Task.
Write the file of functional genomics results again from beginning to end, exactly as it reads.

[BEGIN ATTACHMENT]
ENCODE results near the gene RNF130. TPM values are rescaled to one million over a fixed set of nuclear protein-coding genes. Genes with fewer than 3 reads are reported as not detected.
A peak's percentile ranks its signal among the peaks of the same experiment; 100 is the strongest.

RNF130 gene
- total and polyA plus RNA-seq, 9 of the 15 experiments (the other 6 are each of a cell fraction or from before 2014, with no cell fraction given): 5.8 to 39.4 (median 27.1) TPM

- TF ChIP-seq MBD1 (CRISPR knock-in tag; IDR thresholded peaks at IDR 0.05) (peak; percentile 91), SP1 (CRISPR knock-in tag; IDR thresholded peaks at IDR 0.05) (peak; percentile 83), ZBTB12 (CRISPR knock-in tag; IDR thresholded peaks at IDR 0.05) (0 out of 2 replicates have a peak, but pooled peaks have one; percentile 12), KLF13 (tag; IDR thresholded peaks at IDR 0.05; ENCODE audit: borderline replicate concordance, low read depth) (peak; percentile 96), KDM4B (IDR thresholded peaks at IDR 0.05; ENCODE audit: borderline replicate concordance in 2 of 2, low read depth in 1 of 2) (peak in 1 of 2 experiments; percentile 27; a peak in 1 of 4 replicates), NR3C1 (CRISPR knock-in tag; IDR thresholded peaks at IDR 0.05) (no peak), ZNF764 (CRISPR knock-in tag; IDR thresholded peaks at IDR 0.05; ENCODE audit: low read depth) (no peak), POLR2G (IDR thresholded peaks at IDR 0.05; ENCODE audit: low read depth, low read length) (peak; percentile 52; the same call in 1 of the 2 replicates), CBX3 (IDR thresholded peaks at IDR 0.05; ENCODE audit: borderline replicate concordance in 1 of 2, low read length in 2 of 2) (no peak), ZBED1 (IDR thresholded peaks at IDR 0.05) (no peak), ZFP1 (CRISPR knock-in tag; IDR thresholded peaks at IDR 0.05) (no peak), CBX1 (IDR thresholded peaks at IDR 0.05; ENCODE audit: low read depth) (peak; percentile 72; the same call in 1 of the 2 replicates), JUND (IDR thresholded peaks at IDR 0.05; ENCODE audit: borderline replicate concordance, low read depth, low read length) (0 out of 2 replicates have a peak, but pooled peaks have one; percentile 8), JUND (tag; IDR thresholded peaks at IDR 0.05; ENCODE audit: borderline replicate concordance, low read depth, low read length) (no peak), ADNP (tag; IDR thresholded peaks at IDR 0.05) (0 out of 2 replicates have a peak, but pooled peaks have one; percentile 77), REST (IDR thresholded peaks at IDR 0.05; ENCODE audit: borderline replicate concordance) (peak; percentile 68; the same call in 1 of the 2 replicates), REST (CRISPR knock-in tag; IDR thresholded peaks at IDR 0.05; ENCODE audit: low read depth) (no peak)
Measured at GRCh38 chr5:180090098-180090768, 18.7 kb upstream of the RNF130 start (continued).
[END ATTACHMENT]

ENCODE results near the gene RNF130. TPM values are rescaled to one million over a fixed set of nuclear protein-coding genes. Genes with fewer than 3 reads are reported as not detected.
A peak's percentile ranks its signal among the peaks of the same experiment; 100 is the strongest.

RNF130 gene
- total and polyA plus RNA-seq, 9 of the 15 experiments (the other 6 are each of a cell fraction or from before 2014, with no cell fraction given): 5.8 to 39.4 (median 27.1) TPM

- TF ChIP-seq MBD1 (CRISPR knock-in tag; IDR thresholded peaks at IDR 0.05) (peak; percentile 91), SP1 (CRISPR knock-in tag; IDR thresholded peaks at IDR 0.05) (peak; percentile 83), ZBTB12 (CRISPR knock-in tag; IDR thresholded peaks at IDR 0.05) (0 out of 2 replicates have a peak, but pooled peaks have one; percentile 12), KLF13 (tag; IDR thresholded peaks at IDR 0.05; ENCODE audit: borderline replicate concordance, low read depth) (peak; percentile 96), KDM4B (IDR thresholded peaks at IDR 0.05; ENCODE audit: borderline replicate concordance in 2 of 2, low read depth in 1 of 2) (peak in 1 of 2 experiments; percentile 27; a peak in 1 of 4 replicates), NR3C1 (CRISPR knock-in tag; IDR thresholded peaks at IDR 0.05) (no peak), ZNF764 (CRISPR knock-in tag; IDR thresholded peaks at IDR 0.05; ENCODE audit: low read depth) (no peak), POLR2G (IDR thresholded peaks at IDR 0.05; ENCODE audit: low read depth, low read length) (peak; percentile 52; the same call in 1 of the 2 replicates), CBX3 (IDR thresholded peaks at IDR 0.05; ENCODE audit: borderline replicate concordance in 1 of 2, low read length in 2 of 2) (no peak), ZBED1 (IDR thresholded peaks at IDR 0.05) (no peak), ZFP1 (CRISPR knock-in tag; IDR thresholded peaks at IDR 0.05) (no peak), CBX1 (IDR thresholded peaks at IDR 0.05; ENCODE audit: low read depth) (peak; percentile 72; the same call in 1 of the 2 replicates), JUND (IDR thresholded peaks at IDR 0.05; ENCODE audit: borderline replicate concordance, low read depth, low read length) (0 out of 2 replicates have a peak, but pooled peaks have one; percentile 8), JUND (tag; IDR thresholded peaks at IDR 0.05; ENCODE audit: borderline replicate concordance, low read depth, low read length) (no peak), ADNP (tag; IDR thresholded peaks at IDR 0.05) (0 out of 2 replicates have a peak, but pooled peaks have one; percentile 77), REST (IDR thresholded peaks at IDR 0.05; ENCODE audit: borderline replicate concordance) (peak; percentile 68; the same call in 1 of the 2 replicates), REST (CRISPR knock-in tag; IDR thresholded peaks at IDR 0.05; ENCODE audit: low read depth) (no peak)
Measured at GRCh38 chr5:180090098-180090768, 18.7 kb upstream of the RNF130 start (continued).